Here's how Toronto bars and restaurants are enforcing the one-household rule on patios
Though patio dining in Toronto may have opened up, the rules surrounding it are anything but simple for those hoping to visit their favourite bar or restaurant.
The rule of allowing only one household per table in particular has perplexed people who wonder how it could be enforced.
A number of Toronto restaurants asked about the matter say they've been using the Canatrace system that allows guests to scan a QR code and submit their contact information to get cleared before taking a seat on the patio.
The service offers bilingual support and screens customers by collecting their name, contact info, household information and any other info deemed necessary by government regulations.
According to the Canatrace website, their QR codes have been used about 100 million times at about 5,000 businesses across the country.
But Canatrace is a contact-tracing system, which means it collects information but does not seem to check it against any database that would tell businesses if one of their customers weren't telling the truth about where they live.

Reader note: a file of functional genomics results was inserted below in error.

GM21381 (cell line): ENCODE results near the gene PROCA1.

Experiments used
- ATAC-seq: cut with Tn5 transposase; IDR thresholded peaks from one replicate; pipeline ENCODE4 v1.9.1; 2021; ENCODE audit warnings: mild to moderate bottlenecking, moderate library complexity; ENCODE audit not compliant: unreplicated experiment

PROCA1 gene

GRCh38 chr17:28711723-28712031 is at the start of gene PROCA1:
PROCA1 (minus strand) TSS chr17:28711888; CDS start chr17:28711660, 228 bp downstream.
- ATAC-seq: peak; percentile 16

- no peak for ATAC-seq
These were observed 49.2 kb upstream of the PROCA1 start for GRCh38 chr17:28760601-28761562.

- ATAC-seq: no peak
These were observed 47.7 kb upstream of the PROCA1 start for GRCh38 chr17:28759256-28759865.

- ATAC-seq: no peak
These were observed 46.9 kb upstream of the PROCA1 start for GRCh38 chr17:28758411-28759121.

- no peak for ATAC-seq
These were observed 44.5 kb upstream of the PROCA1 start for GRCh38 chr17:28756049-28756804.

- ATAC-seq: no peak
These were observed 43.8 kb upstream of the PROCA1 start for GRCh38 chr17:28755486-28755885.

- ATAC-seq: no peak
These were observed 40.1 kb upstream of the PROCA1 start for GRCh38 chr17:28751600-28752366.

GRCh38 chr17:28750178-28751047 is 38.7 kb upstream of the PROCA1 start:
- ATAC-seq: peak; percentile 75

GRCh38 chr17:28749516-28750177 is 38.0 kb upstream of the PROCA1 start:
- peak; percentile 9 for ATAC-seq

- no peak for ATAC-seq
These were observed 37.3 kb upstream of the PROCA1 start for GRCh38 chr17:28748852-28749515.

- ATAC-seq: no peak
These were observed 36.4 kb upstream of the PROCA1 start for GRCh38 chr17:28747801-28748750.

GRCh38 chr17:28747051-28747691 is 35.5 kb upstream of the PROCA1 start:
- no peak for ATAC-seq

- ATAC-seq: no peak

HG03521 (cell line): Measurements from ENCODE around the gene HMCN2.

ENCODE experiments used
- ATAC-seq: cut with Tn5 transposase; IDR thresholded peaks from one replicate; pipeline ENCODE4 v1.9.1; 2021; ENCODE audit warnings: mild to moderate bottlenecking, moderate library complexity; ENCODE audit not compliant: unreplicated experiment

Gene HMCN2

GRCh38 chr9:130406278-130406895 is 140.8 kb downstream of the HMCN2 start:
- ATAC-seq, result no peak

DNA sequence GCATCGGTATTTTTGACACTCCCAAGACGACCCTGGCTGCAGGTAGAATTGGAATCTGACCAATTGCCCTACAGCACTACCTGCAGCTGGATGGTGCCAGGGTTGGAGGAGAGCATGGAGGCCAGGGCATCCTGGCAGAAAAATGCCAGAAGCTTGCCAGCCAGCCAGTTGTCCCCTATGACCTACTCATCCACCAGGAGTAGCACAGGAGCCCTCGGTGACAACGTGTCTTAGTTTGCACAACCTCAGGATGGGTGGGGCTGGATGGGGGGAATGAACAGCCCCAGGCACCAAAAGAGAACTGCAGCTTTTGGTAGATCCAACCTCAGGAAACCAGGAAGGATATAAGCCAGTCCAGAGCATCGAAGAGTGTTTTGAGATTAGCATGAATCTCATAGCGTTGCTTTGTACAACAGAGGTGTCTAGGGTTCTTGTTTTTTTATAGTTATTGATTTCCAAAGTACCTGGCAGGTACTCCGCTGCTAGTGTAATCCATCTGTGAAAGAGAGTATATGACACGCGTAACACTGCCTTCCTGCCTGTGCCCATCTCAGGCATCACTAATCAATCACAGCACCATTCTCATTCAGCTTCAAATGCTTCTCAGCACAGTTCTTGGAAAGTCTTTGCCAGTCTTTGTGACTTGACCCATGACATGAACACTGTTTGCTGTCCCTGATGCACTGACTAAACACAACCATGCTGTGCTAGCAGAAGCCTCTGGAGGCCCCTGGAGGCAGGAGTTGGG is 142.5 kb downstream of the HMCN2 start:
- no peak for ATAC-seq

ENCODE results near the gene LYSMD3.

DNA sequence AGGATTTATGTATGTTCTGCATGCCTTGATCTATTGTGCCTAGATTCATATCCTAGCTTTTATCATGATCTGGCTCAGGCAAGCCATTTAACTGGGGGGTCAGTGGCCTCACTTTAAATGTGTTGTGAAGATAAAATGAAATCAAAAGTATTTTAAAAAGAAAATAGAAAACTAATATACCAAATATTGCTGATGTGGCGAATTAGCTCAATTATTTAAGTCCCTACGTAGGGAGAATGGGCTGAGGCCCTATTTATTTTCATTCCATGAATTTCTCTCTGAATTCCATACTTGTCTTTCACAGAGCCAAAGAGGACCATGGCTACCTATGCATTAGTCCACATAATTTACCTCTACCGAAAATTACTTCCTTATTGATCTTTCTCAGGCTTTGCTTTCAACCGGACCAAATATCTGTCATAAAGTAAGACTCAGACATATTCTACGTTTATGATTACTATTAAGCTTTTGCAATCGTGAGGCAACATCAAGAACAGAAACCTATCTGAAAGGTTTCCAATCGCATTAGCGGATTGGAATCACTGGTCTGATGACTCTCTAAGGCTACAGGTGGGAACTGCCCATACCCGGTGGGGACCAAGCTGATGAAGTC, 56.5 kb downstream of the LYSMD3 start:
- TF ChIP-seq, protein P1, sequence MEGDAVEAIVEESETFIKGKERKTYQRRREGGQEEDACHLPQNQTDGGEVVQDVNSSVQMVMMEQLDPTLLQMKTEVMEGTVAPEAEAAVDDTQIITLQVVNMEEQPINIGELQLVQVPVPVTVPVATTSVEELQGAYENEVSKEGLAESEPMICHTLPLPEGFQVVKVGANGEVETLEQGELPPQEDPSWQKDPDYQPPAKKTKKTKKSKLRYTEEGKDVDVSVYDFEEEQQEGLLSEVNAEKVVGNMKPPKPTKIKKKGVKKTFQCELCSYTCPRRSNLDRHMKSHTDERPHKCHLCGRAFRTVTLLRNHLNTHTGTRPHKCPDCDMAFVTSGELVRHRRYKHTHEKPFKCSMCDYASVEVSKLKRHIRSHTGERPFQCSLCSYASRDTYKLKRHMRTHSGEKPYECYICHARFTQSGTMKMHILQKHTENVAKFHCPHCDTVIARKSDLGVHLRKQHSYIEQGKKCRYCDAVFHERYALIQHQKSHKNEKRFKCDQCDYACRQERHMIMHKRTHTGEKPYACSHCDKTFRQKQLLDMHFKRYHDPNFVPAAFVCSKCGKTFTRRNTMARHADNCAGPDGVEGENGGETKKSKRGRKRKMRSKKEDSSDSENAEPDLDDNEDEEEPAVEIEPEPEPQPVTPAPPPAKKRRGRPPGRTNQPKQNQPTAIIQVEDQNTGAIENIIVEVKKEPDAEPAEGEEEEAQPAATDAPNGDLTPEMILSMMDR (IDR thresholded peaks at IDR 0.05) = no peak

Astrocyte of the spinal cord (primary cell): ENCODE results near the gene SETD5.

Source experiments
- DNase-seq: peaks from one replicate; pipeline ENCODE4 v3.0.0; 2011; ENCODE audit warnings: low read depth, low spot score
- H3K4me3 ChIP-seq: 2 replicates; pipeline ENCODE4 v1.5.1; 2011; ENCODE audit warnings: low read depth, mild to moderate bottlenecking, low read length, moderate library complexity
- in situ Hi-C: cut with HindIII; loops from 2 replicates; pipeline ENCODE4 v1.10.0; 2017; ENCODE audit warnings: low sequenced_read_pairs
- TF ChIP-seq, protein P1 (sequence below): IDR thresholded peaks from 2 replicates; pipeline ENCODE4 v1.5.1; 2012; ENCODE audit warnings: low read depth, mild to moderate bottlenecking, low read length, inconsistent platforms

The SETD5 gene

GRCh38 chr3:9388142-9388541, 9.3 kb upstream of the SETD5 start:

This can get extra dicey when the exception to the one-house rule comes into play.
If a customer lives alone, they're allowed to join another household at a table. And though this may seem like a nice gesture, the extra flexibility can raise more questions than it answers.
"It’s really hard to prove if someone lives alone," says a manager at the Madison Avenue Pub. "I don’t know how I would prove that."
Other businesses prefer to manually screen their customers.
"At the end of the day we just want everyone to be safe, and we’re doing everything we can as a restaurant to facilitate that," said an employee of Score on King. "We’re happy that people are out and dining, we just want to make sure everyone is safe."
Staff at nearly every bar, pub and restaurant who commented for this story say customers have been understanding, regardless of what system is in place.
While the ever-changing rules are certainly confusing to both residents of Toronto and business owners, most people are just happy that they're finally able to enjoy some sunshine and a cold drink.
Join the conversation Load comments